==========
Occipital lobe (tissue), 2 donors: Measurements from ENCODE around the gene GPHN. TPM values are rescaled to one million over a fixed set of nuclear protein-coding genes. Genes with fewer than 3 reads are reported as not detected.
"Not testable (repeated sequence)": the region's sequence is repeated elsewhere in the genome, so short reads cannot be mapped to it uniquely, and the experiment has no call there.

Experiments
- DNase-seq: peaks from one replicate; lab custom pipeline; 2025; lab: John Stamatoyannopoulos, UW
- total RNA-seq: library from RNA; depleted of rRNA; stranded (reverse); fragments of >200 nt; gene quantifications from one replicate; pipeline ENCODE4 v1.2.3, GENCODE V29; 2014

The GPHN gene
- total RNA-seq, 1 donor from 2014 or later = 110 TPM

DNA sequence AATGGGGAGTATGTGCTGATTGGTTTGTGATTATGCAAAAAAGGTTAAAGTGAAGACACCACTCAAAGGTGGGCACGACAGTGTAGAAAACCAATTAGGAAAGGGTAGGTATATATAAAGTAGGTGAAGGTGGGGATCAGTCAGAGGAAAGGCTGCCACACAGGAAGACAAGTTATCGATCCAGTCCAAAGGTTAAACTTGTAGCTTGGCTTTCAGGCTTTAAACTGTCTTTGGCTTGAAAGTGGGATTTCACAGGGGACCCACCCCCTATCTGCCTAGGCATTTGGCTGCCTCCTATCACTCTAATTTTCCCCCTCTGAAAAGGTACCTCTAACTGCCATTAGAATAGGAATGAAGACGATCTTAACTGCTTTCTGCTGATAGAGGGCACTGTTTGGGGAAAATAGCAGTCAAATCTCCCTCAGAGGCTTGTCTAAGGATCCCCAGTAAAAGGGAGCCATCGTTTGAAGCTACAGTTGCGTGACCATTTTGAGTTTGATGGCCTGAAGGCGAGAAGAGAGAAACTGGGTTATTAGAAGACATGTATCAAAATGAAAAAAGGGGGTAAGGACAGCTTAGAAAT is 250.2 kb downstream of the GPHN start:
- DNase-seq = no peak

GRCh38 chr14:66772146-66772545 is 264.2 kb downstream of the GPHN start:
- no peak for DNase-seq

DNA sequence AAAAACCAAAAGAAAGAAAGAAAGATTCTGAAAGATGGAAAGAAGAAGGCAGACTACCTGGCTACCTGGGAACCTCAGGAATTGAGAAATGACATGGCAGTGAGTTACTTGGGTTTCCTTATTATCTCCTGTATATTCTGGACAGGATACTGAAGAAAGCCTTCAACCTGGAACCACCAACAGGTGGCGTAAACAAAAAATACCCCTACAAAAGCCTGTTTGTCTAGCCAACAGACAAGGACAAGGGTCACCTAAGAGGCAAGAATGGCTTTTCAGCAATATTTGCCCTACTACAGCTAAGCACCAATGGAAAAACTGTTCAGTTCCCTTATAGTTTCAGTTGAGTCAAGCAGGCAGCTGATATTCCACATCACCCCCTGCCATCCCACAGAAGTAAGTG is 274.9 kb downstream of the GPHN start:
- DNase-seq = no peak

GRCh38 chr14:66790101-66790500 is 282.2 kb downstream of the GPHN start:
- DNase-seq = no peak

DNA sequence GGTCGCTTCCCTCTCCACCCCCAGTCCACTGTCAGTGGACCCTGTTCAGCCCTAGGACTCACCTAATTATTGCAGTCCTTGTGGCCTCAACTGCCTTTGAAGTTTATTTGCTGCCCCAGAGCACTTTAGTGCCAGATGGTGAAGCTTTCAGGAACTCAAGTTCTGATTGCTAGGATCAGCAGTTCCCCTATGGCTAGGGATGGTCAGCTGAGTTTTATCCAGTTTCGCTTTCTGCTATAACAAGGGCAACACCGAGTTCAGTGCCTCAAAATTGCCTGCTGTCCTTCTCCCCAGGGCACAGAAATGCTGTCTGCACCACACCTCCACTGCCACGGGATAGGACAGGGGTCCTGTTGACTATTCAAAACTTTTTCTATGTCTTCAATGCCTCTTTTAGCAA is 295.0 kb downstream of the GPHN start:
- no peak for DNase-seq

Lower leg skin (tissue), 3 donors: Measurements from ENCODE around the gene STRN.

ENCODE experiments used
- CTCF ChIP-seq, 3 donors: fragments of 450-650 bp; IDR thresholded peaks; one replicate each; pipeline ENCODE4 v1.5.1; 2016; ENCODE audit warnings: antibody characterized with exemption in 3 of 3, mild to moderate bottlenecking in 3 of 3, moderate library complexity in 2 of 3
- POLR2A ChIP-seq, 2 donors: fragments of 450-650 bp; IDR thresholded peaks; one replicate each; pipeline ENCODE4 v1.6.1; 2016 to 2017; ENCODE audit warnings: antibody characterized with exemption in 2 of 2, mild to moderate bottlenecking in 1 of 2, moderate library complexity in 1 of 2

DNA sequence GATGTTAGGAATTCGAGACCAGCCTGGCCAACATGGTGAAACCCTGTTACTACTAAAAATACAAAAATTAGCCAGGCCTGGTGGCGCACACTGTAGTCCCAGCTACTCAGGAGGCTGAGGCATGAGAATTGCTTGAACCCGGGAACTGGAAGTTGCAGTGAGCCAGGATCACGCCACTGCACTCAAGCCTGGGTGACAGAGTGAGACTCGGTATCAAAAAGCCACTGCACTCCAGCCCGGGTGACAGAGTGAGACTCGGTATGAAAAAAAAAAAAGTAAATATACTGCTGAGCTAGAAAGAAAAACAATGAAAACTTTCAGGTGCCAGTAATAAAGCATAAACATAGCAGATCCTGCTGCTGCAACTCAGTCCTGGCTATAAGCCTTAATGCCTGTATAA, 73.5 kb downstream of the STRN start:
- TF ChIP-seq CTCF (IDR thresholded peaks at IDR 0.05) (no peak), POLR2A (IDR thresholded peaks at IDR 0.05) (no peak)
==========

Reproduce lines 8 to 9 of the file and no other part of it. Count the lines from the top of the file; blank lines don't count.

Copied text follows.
DNA sequence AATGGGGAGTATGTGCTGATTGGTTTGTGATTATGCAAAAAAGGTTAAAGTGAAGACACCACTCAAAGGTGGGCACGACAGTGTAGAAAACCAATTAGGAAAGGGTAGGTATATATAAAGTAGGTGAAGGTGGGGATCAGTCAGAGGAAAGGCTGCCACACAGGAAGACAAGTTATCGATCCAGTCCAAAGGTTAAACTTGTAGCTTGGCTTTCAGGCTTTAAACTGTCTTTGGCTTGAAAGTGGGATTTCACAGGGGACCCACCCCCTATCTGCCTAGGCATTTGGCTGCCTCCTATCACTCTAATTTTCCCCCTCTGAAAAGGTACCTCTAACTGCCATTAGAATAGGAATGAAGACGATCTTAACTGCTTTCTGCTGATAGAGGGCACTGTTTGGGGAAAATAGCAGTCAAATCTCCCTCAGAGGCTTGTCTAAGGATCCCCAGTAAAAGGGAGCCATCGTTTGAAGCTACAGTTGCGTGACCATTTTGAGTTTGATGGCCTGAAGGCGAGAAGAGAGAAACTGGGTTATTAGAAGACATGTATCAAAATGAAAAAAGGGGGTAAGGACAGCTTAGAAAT is 250.2 kb downstream of the GPHN start:
- DNase-seq = no peak